General Motors and Segway on Tuesday unveiled a tiny two-wheeled, two-seat electric car designed to drive on its own and automatically avoid collisions.

The troubled Detroit carmaker said that unlike the upright Segways now in use, the vehicle would be enclosed from the elements, carry two or more passengers and have a top speed of 35 miles an hour.

Neither GM nor Segway gave any prices or dates when production might start for the vehicle, dubbed Puma – Personal Urban Mobility and Accessibility – as they showed a prototype in New York.

The prototype runs on a lithium-ion battery and has a driving range of 35 miles on one charge.

Segway said it had begun informal talks with city planners “from Paris to Singapore” about taking part in tests to see how the vehicle would work in urban environments.

GM, which is investing in advanced technologies such as vehicle-to-vehicle communications in spite of its financial problems, said the car “could change the way we move about in cities”.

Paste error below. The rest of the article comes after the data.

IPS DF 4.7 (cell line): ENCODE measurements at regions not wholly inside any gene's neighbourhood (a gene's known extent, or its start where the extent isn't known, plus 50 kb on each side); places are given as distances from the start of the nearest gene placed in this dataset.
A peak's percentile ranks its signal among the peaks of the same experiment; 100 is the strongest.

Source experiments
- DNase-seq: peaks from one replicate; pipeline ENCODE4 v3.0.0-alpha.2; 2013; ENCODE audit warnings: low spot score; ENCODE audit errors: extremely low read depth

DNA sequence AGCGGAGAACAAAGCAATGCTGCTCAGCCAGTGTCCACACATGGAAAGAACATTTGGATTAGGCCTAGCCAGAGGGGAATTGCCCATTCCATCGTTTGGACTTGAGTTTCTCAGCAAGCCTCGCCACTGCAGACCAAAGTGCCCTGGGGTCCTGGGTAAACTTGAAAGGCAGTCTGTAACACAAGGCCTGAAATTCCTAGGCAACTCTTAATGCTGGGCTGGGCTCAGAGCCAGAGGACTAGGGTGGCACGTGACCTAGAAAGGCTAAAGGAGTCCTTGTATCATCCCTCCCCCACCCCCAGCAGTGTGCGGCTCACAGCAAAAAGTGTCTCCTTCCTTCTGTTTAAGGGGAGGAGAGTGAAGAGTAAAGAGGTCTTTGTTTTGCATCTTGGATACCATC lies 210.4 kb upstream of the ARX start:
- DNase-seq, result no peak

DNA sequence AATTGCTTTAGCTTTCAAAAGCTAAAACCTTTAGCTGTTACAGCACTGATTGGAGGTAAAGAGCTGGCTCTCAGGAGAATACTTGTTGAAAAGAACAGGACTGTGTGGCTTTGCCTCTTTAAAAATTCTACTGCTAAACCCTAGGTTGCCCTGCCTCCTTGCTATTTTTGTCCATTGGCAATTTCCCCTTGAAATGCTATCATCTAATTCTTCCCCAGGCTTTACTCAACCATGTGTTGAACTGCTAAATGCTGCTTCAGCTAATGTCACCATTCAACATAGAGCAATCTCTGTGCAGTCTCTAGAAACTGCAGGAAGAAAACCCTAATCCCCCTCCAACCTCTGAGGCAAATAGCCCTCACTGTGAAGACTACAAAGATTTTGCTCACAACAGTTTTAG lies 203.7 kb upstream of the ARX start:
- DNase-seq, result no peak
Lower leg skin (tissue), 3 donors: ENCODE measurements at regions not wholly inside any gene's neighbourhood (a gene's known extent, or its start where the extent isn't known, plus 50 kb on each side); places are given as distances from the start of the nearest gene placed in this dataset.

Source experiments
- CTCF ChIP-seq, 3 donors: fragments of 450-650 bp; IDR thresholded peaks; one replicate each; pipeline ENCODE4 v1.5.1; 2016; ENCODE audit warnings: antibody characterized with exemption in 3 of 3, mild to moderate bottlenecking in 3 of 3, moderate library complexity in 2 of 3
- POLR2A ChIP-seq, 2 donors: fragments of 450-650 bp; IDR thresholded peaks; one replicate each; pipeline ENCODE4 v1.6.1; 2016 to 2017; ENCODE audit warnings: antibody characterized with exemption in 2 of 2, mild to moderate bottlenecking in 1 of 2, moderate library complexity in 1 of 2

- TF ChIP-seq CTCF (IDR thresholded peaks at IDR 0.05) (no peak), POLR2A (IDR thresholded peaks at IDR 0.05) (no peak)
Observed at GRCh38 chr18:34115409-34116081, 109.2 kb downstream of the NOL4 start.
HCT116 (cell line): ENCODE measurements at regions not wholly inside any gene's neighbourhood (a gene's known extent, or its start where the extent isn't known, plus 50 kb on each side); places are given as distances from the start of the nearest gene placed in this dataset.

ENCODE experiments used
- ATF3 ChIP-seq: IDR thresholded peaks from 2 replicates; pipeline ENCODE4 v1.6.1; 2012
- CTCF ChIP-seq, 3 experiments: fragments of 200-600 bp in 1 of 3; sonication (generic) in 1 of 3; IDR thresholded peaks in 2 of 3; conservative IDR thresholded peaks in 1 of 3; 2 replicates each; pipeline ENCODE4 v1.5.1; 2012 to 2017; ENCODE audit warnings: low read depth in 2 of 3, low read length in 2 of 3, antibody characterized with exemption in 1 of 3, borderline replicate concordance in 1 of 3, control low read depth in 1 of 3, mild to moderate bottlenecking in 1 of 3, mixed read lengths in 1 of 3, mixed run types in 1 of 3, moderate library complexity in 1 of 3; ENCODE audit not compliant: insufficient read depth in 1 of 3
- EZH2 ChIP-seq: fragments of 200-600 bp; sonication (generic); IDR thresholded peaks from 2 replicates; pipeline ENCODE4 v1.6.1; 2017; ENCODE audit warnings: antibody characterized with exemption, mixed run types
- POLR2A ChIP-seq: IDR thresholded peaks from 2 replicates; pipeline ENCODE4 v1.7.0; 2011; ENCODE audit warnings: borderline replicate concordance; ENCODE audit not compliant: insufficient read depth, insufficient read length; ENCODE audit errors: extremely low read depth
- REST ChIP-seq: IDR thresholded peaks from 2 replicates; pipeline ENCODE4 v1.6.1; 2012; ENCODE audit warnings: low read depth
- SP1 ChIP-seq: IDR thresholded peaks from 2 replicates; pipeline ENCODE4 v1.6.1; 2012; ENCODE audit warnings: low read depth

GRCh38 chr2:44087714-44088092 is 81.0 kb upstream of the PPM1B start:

Asked about the practicality of Puma, GM said: “Not everybody in the world will be driving these things, but it certainly has applicability for cities, college campuses, and things of that ilk.”

The carmaker will provide the technology that will enable Puma to negotiate traffic and park without hitting other vehicles.

Makers of pint-sized electric vehicles have a history of making grand promises to revolutionise transport but then struggling to clear regulatory and practical hurdles, preventing them from winning mass acceptance.

In Britain, the Sinclair C5, a three-wheel battery-powered vehicle created by Sir Clive Sinclair and launched in 1985, failed because of safety concerns and other practical issues. The company producing it was put into receivership the same year.

Segway has sold about 50,000 of its two-wheel scooters since launching them in 2002. Some countries ban their use on public roads. They are commonly used in places such as theme parks and military bases, and by police.

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